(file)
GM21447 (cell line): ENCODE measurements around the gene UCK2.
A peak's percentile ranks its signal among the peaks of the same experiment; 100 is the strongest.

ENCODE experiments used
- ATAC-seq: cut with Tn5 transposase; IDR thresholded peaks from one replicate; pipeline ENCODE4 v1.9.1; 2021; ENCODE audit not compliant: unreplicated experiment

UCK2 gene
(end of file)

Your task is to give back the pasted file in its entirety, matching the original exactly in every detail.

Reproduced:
GM21447 (cell line): ENCODE measurements around the gene UCK2.
A peak's percentile ranks its signal among the peaks of the same experiment; 100 is the strongest.

ENCODE experiments used
- ATAC-seq: cut with Tn5 transposase; IDR thresholded peaks from one replicate; pipeline ENCODE4 v1.9.1; 2021; ENCODE audit not compliant: unreplicated experiment

UCK2 gene